The Nebraska Cornhuskers’ first year in the Big Ten will be an interesting experience. On the defensive side of the ball, Lavonte David, Jared Crick and the rest of the unit will feel right at home – embracing the uncompromising, tough methodology that has traditionally ruled the conference.
On the offensive side of the ball, Taylor Martinez, Rex Burkhead and the like will have to adjust to the grittier, more hard-hitting squads that they’ll face in their chase for a National Championship.
Nebraska head coach Bo Pelini -- a Big Ten alum and SEC student of the game -- has always prided himself on getting his teams to play stringent, rigid defense. Back in 2003, during his first go-around with the Huskers -- as a defensive coordinator under Frank Solich -- Pelini took the then 55th ranked defense in the nation to No. 11 in one year’s time.
Later when Nebraska opted not promote him to head coach and let him leave for greener pastures, they took another dip defensively and remained a mid-tier squad on that side of the ball until Pelini’s re-arrival in 2008 – this time as a head coach. From that point on, a particularly special emphasis would be placed on getting after opposing offenses and limiting scoring year after year after year, and as a result, the Huskers posted at least nine wins in all three seasons with Pelini at the helm.
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The Big Ten, meanwhile, is also a conference that has traditionally prided itself on a more methodical, slowed-down style of play. In 2010, six of the top 45 rushing defenses in the country came from this conference. Programs like the Ohio State Buckeyes and Wisconsin Badgers boast talented playmakers on the defensive side who firmly believe in the theory: if you hit hard enough, the ball will come loose.
And that style of play is fine for the likes of David and Crick, who similarly seem to thrive on playing with as much brute force as humanly possible when they’re getting after offensive players. Last year as the last linebacker standing for Nebraska, David -- a second team All-American in 2010 -- racked up a school record 152 tackles in 14 games. That innate ability to sniff out the ball and bring down the carrier coupled with Crick’s tremendous athleticism and NFL-caliber talent should be enough to compete in the traditionally gritty Big Ten. If only cornerback Alfonzo Dennard could get all the way back to what everyone knows he can be, the dual secondary threat of him and Ciante Evans will undoubtedly be too much for any offensive grouping in the Big Ten.
Of course, Nebraska’s offense will be facing similarly tough defenses – ones that believe in handing out just as much punishment as the Huskers’ unit. Quarterback Taylor Martinez is as dual-threat of a player as they come, but coming off an injury-riddled, inconsistent 2010 campaign, you have to wonder how he’ll adjust to the new style of play he’ll encounter. On one hand, he has all of the skills necessary to evade opposing defenses with his quick feet and unparalleled athleticism. On the other hand, it’s already all but a foregone conclusion that the offensive line will experience at least some injury concerns over the course of the season, especially considering the fact that the season hasn’t even begun yet and already the line is all but completely nicked up (granted, players are now returning to the field).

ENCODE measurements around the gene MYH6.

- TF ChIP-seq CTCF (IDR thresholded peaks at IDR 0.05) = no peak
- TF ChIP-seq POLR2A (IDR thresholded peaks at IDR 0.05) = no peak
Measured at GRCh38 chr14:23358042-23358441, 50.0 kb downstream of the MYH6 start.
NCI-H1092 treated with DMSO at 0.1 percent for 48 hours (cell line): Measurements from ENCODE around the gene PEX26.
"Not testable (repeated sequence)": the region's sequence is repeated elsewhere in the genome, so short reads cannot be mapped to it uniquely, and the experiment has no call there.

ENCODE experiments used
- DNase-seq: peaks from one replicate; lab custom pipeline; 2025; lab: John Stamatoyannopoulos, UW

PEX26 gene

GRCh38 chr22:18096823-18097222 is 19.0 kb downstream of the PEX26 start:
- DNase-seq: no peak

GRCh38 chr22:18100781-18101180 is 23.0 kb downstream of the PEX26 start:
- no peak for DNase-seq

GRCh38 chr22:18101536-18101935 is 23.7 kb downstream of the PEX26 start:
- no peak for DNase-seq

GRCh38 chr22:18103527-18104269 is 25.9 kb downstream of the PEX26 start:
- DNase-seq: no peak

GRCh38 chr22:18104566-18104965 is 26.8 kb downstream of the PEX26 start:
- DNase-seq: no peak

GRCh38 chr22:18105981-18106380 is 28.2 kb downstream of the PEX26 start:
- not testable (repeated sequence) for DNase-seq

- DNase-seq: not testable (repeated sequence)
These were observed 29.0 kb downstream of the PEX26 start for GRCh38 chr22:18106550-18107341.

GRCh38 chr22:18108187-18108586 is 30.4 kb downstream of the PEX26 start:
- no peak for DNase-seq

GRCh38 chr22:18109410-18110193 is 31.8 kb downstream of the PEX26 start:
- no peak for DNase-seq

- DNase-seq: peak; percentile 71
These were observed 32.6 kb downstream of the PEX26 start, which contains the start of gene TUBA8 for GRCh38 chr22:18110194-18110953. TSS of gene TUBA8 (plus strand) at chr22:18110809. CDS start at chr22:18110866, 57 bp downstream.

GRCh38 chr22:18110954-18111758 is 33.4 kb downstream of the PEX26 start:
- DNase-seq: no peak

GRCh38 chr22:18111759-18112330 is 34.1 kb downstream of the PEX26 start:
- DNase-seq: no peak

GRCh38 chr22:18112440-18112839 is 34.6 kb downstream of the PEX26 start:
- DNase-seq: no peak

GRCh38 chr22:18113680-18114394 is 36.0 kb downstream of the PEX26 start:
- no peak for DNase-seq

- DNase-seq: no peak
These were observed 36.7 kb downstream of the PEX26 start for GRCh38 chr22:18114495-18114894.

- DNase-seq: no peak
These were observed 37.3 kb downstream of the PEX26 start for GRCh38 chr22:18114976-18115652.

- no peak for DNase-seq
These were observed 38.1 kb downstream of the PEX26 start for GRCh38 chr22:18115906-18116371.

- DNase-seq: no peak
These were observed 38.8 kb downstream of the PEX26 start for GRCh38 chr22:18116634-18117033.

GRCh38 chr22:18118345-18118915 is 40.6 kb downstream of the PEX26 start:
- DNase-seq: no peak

Along the same lines, Burkhead will play a substantial role in his team’s transition to their new digs. Burkhead was a fierce runner in his backup capacity last season, putting up seven touchdowns and 951 yards in limited action. These totals proved to be particularly efficient when you consider that he only got the ball for an average of 11 carries per game and still managed to put up 5.5 yards per run. That being said, a diminished offensive line is just as dangerous to a running back’s success as it is to a quarterback’s, and as such, much of the responsibility for making sure both players succeed in this different Big Ten environment will depend on new offensive coordinator and recently promoted running backs coach Tim Beck.
All in all, while some growing pains are to be expected, Nebraska probably couldn’t have picked a better time to make the switch. In their Legends Division, the only real competition that they’ll have is the Michigan State Spartans – who really are no competition at all. Between the coaching changes, quarterback concerns and lack of talent that seem to flow through the division like a plague, the Huskers are clearly the class of the Legends grouping.
Not that the Leaders Division has much more to offer. Sure there is Wisconsin who will prove to be Nebraska’s biggest conference foe in the coming season and the always-dangerous Ohio State, who even with only one Tressel left in the program has the playmakers to fly under the radar and shock some people. But that’s where it ends.
Making a big change is never easy, and moving from the Big 12 to the Big Ten is about as big of a change as you’ll come across. That being said, Nebraska was always built like a Big Ten team, and has already been accepted as the best of the Big Ten by recent polls.
Maybe Nebraska doesn’t need to adjust to the Big Ten after all – rather, maybe the Big Ten will need to adjust to Nebraska.